SPEAKER: Proponents of U.S. membership in NATO continue to use the specter of an aggressive Russia as a primary reason. But critics see it as likely to provoke Russia rather than keep peace on the continent, particularly as talks continue around the admission of Georgia, a nation that borders Russia. Hoh made the case recently at a discussion at the National Press Club, which was sponsored by Roots Action.

MATTHEW HOH: NATO is extremely dangerous, as well, too, because of potential conflict with Russia. As we’ve expanded up to the Russian border, as we have based our troops around the Russian border, conducted exercises, the Russians have reacted as you would expect a nation to react. And so we are on the brink of war. And this is not the way it should have been, as it was promised with the end of the Cold War.

SPEAKER: In her 29-year career in the Army and Army Reserves, Colonel Ann Wright served at the NATO subcommand Allied Forces Central Europe, and later as a diplomat in various posts around the world, but resigned from the U.S. government in protest of George W. Bush’s war on Iraq. She agrees with Hoh that NATO is an impediment to peace in Europe.

ANN WRIGHT: It’s dangerous because it requires a response from the Russian government, and they, then, have now started the largest exercises they have had since the Cold War. So it becomes very dangerous. If one starts and the other responds in the same manner, which is normally the way it happens, then we’re all in big trouble.

SPEAKER: Martin Fleck of Physicians for Social Responsibility argues that the combination of the Trump administration’s push to pull out of nuclear non-proliferation treaties while NATO continues to push up against Russia’s borders is a recipe for disaster.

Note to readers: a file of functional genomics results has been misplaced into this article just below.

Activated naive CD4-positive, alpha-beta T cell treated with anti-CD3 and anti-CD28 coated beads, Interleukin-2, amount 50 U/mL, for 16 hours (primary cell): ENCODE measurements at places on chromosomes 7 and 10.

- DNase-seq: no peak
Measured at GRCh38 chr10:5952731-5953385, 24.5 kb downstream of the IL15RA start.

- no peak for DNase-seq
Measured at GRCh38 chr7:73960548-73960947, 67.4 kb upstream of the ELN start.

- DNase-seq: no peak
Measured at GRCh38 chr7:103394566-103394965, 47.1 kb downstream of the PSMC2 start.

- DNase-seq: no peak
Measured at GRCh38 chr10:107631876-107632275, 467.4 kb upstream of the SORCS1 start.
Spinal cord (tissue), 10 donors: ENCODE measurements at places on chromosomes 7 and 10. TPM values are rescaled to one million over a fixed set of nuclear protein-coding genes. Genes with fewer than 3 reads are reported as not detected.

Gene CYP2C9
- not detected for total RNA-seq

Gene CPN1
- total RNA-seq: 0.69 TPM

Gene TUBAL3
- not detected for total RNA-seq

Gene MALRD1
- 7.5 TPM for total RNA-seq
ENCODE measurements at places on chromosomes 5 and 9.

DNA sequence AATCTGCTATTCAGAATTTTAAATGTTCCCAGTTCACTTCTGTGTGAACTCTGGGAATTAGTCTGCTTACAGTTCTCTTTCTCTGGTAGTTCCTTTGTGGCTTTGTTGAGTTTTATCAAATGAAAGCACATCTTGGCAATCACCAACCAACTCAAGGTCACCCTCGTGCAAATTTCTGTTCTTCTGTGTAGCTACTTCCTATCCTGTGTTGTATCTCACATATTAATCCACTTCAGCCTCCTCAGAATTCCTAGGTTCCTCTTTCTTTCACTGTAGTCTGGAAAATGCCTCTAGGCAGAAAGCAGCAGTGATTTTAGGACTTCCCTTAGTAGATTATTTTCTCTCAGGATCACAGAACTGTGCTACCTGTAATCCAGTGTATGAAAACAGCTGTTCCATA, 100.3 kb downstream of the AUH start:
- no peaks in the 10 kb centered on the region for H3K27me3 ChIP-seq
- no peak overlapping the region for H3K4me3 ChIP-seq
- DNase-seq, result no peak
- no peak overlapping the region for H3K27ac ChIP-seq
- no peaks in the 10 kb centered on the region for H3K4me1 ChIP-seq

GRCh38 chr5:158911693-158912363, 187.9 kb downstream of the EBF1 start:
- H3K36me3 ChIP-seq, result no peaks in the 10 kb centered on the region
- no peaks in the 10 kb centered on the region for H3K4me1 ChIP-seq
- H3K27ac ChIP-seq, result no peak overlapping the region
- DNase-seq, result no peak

MARTIN FLECK: So if you combine the United States unilaterally withdrawing from the antiballistic missile treaty, then the Iran nuclear deal, which Russia was a party to, and now threatening to pull out of the Intermediate Range Nuclear Forces Treaty, that combined with the apparent expansion of NATO right up to Russia’s borders, it seems needlessly provocative. It seems reckless. Seems like a reckless policy in combination.

SPEAKER: Given the dangers, Wright and other critics argue that the real driving force behind the expansion of NATO is related more to finance than security.

ANN WRIGHT: I think it’s the military industrial complex that needs more weapons sales, and the Russians have always been the bogeyman for the United States from the Cold War period. And even though we had 20 years of peace and tranquility with the Russians, now they are being vilified again. Not to say that it’s–you know, there are some things they’ve done I don’t care for at all. But the the fact that now they are the enemy, and the increase in the number of weapons all the countries are manufacturing and selling, is big business.

SPEAKER: That may also help explain NATO’s expanded mandate, with forces landing as far as the Middle East and other hotspots around the world.

MATTHEW HOH: NATO conducts military operations around the world, now, to include wars that include mass killing and suffering in places like Libya and Afghanistan, and not doing well, not doing well for the world. Not where you can point and say, look, we resolved this conflict, but rather these conflicts are open-ended with the suffering continual.